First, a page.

For a random-effects model, the function uses \(1/\sqrt{v_i + \tau^2}\) for the horizontal axis, where \(v_i\) is the sampling variance of the observed effect size or outcome and \(\tau^2\) is the amount of heterogeneity as estimated based on the model. For the z-axis, \(\sqrt{v_i + \tau^2}\) is used to standardize the individual observed effect sizes or outcomes.

If the model contains moderators, the function returns an error.

Value

A data frame with components:

x

the x coordinates of the points that were plotted.

y

the y coordinates of the points that were plotted.

ids

the study id numbers.

slab

the study labels.

Note that the data frame is returned invisibly.

Author

Wolfgang Viechtbauer wvb@metafor-project.org http://www.metafor-project.org

References

Galbraith, R. F. (1988). Graphical display of estimates having differing standard errors. Technometrics, 30(3), 271--281. https://doi.org/10.1080/00401706.1988.10488400

Galbraith, R. F. (1988). A note on graphical presentation of estimated odds ratios from several clinical trials. Statistics in Medicine, 7(8), 889--894. https://doi.org/10.1002/sim.4780070807

Galbraith, R. F (1994). Some applications of radial plots. Journal of the American Statistical Association, 89(428), 1232--1242. https://doi.org/10.1080/01621459.1994.10476864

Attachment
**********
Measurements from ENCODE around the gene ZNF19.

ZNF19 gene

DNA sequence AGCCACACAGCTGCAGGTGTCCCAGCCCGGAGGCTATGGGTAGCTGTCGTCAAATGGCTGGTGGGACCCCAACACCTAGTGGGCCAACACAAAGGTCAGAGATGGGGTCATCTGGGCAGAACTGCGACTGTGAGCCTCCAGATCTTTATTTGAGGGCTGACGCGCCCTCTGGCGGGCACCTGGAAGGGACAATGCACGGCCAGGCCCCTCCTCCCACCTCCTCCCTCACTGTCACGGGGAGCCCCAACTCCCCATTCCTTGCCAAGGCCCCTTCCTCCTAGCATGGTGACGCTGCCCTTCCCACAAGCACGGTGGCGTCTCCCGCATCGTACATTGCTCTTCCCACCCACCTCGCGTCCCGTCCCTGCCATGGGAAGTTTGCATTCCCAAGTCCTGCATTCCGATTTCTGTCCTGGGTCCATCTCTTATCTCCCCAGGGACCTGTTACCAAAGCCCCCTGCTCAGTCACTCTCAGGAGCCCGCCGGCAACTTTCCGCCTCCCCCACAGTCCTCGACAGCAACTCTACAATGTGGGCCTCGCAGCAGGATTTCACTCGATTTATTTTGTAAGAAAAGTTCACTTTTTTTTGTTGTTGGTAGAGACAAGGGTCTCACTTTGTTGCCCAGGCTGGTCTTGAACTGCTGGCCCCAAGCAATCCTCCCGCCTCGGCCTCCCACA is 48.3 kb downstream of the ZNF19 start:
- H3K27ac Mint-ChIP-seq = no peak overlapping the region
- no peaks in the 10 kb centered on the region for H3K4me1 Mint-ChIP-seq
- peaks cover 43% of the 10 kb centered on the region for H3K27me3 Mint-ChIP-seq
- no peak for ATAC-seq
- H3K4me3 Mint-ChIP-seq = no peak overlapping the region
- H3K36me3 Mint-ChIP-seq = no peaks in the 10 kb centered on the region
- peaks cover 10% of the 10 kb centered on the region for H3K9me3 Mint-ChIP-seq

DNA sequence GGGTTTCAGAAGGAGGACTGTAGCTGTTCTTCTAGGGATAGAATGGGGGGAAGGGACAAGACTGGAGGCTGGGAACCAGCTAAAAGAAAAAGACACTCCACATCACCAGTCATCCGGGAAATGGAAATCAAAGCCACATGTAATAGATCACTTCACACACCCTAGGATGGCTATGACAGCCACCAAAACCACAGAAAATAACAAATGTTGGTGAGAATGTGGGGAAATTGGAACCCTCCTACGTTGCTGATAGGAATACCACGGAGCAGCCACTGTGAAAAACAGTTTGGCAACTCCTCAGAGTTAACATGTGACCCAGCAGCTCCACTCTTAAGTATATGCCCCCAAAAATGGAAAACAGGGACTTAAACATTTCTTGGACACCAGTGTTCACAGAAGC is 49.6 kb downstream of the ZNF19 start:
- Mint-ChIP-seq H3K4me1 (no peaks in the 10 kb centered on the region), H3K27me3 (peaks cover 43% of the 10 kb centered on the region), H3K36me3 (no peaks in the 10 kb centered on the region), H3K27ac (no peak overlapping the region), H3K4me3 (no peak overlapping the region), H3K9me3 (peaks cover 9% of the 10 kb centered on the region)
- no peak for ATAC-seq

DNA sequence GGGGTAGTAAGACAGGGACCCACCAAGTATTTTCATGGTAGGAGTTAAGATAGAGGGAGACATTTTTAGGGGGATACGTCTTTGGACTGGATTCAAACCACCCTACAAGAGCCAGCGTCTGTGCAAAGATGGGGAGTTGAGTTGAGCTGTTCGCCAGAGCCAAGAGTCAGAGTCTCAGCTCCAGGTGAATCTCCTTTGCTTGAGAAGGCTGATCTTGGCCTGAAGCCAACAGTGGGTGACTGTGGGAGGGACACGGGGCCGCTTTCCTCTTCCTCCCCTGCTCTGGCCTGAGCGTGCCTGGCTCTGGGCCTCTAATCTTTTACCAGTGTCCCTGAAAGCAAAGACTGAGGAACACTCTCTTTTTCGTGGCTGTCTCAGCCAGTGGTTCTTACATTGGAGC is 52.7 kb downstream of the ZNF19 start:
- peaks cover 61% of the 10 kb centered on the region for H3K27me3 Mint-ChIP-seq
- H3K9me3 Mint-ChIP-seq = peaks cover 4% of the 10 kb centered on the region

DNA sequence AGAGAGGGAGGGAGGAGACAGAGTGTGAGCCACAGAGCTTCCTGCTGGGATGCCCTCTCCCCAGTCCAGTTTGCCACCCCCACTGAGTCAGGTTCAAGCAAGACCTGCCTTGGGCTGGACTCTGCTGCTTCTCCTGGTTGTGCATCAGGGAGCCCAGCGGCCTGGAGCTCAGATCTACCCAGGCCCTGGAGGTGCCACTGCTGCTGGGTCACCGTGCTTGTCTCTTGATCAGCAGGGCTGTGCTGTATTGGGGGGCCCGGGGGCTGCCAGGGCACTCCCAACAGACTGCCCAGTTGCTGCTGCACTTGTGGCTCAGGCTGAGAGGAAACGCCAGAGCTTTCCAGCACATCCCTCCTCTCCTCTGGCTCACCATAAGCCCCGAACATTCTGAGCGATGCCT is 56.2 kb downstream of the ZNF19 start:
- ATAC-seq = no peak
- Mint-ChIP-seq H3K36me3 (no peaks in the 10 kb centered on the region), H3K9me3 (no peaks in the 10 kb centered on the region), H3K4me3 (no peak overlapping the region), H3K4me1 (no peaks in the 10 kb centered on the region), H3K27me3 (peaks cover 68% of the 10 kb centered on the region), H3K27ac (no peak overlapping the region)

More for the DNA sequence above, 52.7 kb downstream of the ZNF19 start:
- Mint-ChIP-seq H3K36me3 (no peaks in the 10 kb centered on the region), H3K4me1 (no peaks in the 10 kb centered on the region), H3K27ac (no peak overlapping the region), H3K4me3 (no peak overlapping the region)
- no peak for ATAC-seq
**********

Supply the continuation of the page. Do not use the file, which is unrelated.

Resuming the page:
Viechtbauer, W. (2010). Conducting meta-analyses in R with the metafor package. Journal of Statistical Software, 36(3), 1--48. https://doi.org/10.18637/jss.v036.i03

See also

Examples

### calculate log risk ratios and corresponding sampling variances dat <- escalc(measure="RR", ai=tpos, bi=tneg, ci=cpos, di=cneg, data=dat.bcg) dat
#> trial author year tpos tneg cpos cneg ablat alloc #> 1 1 Aronson 1948 4 119 11 128 44 random #> 2 2 Ferguson & Simes 1949 6 300 29 274 55 random #> 3 3 Rosenthal et al 1960 3 228 11 209 42 random #> 4 4 Hart & Sutherland 1977 62 13536 248 12619 52 random #> 5 5 Frimodt-Moller et al 1973 33 5036 47 5761 13 alternate #> 6 6 Stein & Aronson 1953 180 1361 372 1079 44 alternate #> 7 7 Vandiviere et al 1973 8 2537 10 619 19 random #> 8 8 TPT Madras 1980 505 87886 499 87892 13 random #> 9 9 Coetzee & Berjak 1968 29 7470 45 7232 27 random #> 10 10 Rosenthal et al 1961 17 1699 65 1600 42 systematic #> 11 11 Comstock et al 1974 186 50448 141 27197 18 systematic #> 12 12 Comstock & Webster 1969 5 2493 3 2338 33 systematic #> 13 13 Comstock et al 1976 27 16886 29 17825 33 systematic #> yi vi #> 1 -0.8893 0.3256 #> 2 -1.5854 0.1946 #> 3 -1.3481 0.4154 #> 4 -1.4416 0.0200 #> 5 -0.2175 0.0512 #> 6 -0.7861 0.0069 #> 7 -1.6209 0.2230 #> 8 0.0120 0.0040 #> 9 -0.4694 0.0564 #> 10 -1.3713 0.0730 #> 11 -0.3394 0.0124 #> 12 0.4459 0.5325 #> 13 -0.0173 0.0714
### fixed-effects model res <- rma(yi, vi, data=dat, method="FE") ### draw radial plot radial(res)
### line from (0,0) with slope equal to the log risk ratio from the 4th study abline(a=0, b=dat$yi[4], lty="dotted")
### meta-analysis of the log risk ratios using a random-effects model res <- rma(yi, vi, data=dat) ### draw radial plot radial(res)